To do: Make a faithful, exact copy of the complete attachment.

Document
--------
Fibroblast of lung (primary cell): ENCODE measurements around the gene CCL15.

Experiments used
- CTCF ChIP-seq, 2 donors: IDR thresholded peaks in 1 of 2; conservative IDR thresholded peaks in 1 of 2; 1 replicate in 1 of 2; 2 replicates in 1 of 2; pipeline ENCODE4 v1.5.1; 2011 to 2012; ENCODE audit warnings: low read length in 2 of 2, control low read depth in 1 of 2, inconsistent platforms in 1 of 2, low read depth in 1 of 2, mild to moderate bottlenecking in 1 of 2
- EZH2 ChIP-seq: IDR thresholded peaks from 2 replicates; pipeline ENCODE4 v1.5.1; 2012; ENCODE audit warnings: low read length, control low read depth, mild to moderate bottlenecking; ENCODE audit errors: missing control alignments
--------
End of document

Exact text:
Fibroblast of lung (primary cell): ENCODE measurements around the gene CCL15.

Experiments used
- CTCF ChIP-seq, 2 donors: IDR thresholded peaks in 1 of 2; conservative IDR thresholded peaks in 1 of 2; 1 replicate in 1 of 2; 2 replicates in 1 of 2; pipeline ENCODE4 v1.5.1; 2011 to 2012; ENCODE audit warnings: low read length in 2 of 2, control low read depth in 1 of 2, inconsistent platforms in 1 of 2, low read depth in 1 of 2, mild to moderate bottlenecking in 1 of 2
- EZH2 ChIP-seq: IDR thresholded peaks from 2 replicates; pipeline ENCODE4 v1.5.1; 2012; ENCODE audit warnings: low read length, control low read depth, mild to moderate bottlenecking; ENCODE audit errors: missing control alignments